Sometimes, however, it takes more effort. As Mr. Glowinski recalls, Once I made contact with one author from the USA, who rather decisively refused to help my library. " Nevertheless, the stubborn pensioner did not want to let it go. It took four exchanges of emails between us (eight emails altogether!) until he finally said `OK,` and that he would send me his book! "
It all began with three Spanish books for children in 2000. Many people watched in disbelief as an established teacher, who was soon to retire, gave up his old job and decided to become a librarian. The strong criticism notwithstanding, Mr. Glowinski took a special course for librarians at a university and got a job at the town`s public library. Local newspapers and online services published articles about an amiable teacher who had found his happiness in an old, under-funded library. But with fame, there came problems.
I had been collecting books from all over the world and wanted to give them away to the library, " says Mr. Glowins on toured the country as the main attraction of various exhibitions, until Mr. Glowinski was told to take his books back home. We don`t need them here, " he heard. Whereas most people would give up after their first failure, Mr. Glowinski rolled up his sleeves and began to act on his own. Although he was still working for the town`s library, he devoted his time, money, and health to a new, more challenging idea. He found a shabby room and sponsors who would finance the establishment of Glowinskis` Library. The notice on the library`s doors read: You can rent a book for free. There are no consequences if you damage or lose the book. I highly encourage you to use our offer. "
Little did he know that the first visitors to his library would be armed police officers. As it turned out, the director of the town`s library had changed her mind and demanded the books back. She argued that since Mr. Glowinski had acquired them while being her employee, the books remained the library`s property. She did not say why she needed them. For the 60-year-old philanthropist it was a knife stabbed in his back. He later recalled how, with tears in his eyes, he watched police officers put the work of his life into cartons and take them away.
But it wasn`t the end of his misfortunes. The old man could not accept the fact that a minor flaw in the law was to ruin his dreams. Since Mr. Glowinski wouldn`t hear of any compromise, the case was taken to court. I was fired from the public library " one year before the retirement age! " says Mr. Glowinski with unhidden emotions. I was accused of stealing my own books (...) I lost my health, my good opinion in Poland and elsewhere " they got the addresses of my donors and told them that I was a thief...I was convicted " I got a suspended sentence..., " he goes on. In a short trial, the court agreed with the plaintiff that, in fact, the defendant had misappropriated the books and found Mr. Glowinski guilty. You cannot arrest books! I believe this is a great scandal, " he raised his usually calm voice when the judge was delivering the verdict. Before a police officer removed him from the courtroom, he managed to say: I won`t let it go...the whole world will defend me! "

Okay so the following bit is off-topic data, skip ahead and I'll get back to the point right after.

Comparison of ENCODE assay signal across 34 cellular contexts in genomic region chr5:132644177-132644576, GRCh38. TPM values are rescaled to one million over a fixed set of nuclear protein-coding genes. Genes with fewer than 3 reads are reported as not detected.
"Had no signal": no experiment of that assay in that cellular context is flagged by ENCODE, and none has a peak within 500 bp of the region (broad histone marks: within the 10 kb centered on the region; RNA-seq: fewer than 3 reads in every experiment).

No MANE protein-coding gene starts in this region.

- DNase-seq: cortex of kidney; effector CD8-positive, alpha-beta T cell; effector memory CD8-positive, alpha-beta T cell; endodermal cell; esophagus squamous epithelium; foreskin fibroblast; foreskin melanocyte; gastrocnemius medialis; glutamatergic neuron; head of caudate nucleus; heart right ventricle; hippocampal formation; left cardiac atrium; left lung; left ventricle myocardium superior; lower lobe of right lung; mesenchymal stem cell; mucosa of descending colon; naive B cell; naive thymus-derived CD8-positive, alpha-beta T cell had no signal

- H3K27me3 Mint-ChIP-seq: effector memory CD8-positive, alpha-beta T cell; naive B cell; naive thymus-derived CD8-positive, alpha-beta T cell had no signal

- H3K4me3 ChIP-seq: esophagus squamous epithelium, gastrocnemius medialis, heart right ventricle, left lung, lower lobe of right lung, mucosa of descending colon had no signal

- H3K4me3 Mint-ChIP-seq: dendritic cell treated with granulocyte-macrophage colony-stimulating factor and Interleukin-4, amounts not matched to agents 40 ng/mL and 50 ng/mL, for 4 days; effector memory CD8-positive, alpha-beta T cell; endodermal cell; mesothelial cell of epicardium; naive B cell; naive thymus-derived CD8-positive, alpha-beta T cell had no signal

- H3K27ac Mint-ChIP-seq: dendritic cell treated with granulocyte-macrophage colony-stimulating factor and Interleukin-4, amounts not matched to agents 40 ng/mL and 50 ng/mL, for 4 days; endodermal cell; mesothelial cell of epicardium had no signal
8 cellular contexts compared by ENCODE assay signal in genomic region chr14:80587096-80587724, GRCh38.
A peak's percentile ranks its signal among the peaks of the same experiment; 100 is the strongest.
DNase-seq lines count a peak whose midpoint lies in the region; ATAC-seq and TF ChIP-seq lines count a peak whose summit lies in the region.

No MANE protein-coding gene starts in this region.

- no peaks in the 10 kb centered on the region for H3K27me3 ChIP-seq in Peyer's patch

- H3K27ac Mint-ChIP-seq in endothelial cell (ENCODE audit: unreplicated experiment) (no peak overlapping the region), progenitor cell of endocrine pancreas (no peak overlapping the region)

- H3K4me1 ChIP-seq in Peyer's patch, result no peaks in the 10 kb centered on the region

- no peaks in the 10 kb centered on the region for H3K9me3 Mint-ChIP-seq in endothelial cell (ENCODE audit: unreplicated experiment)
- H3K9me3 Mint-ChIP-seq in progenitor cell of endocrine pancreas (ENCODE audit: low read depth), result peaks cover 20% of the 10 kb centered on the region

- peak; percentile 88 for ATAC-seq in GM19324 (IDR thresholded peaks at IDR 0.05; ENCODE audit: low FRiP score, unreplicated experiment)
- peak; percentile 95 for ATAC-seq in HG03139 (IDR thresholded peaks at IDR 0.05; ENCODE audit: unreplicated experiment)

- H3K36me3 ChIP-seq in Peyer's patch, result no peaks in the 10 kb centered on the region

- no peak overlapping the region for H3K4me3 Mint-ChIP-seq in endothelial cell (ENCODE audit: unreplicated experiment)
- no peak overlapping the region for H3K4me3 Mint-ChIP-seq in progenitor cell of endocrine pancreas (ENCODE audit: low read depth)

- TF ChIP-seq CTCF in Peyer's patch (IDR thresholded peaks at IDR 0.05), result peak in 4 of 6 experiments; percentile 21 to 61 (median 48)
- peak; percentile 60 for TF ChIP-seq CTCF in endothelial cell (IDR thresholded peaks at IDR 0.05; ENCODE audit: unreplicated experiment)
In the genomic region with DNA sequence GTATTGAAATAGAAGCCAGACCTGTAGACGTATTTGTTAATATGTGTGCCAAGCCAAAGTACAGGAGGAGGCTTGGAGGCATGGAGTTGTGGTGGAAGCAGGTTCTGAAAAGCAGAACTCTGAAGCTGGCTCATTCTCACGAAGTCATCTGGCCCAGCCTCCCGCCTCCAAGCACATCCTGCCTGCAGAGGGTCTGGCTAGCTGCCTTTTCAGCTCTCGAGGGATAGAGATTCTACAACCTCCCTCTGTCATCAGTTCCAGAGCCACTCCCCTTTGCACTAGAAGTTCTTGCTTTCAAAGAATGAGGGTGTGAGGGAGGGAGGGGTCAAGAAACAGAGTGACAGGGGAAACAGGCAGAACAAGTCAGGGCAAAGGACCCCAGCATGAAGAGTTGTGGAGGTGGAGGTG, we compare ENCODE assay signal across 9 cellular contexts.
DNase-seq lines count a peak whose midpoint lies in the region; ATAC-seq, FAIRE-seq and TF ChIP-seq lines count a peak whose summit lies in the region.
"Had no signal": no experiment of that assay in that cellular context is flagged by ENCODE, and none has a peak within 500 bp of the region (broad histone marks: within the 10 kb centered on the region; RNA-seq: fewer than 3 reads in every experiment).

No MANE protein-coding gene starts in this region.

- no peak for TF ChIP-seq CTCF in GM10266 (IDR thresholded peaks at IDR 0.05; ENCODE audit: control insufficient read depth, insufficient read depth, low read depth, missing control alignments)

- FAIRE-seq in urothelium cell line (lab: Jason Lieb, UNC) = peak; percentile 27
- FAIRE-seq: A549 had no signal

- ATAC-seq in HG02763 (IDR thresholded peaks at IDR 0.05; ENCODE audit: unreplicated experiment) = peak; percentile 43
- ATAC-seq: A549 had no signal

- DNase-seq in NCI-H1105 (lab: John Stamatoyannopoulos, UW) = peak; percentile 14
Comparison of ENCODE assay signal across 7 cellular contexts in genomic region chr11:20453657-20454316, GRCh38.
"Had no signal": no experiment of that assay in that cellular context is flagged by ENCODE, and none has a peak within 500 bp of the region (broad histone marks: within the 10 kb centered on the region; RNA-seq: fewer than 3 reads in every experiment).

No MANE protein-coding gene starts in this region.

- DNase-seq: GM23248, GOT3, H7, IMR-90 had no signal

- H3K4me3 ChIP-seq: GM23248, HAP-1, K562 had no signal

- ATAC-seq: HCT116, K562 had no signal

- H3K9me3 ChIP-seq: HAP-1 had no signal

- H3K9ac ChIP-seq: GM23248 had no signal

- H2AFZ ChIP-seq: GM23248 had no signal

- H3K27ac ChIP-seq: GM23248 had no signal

He was right: his town, Olesnica, was with him. Despite the negative campaign that the town`s newspaper unleashed against Mr. Glowinski, the majority of the 30,000 residents supported the old librarian. I know Mr. Glowinski is a very kind man. The judge and prosecutors should have thought twice before arresting an innocent man, " read one of many positive messages that the town`s online forum had received. The response from his foreign friends was more timid " living thousands of miles away from Olesnica, they could not verify their Polish correspondent`s story " but friendly emails never ceased to arrive. This, as well as Mr. Glowinski`s amazing inner strength and the conviction of self-righteousness, helped him survived the dark period of my life. " Finally, after months of struggling with the public library, the police, and the court, the old librarian was able to retrieve his beloved books and reopen Glowinskis` Library.
I ask him what the source of his strength is. There have been many mentors in my life which changed with my age and experience, " he answers. But for all my life, " he quickly adds, I have been trying to live up to the old adage that one should always remain a human and serve other people. " This is the best description of Tadeusz Glowinski, the founder and librarian of Glowinskis` Library. He has proved that to love something is to be ready for sacrifices. For books, he gave up the respected job of a teacher. For books, he had to listen to sarcastic comments, often made by his relatives and friends. For books, he was prosecuted and found guilty. I`m very happy that against all the odds, against evil, vicious people, I never gave up, " he says proudly.
I would like my library, which is my whole life, to become so big that it could last for generations and become renowned in the world, " he says at the end of the interview. Mr. Glowinski, who is now 63 and lives in a poorhouse, remains optimistic; a smile never disappears from his wrinkled face.
My greatest joy is to go volunteer at my library, to check my email box, to wait for a mail carrier with parcels from people of good will from around the world, to learn foreign languages, and to serve readers, " says Mr. Glowinski, Every day, for 10 hours, including all holidays! "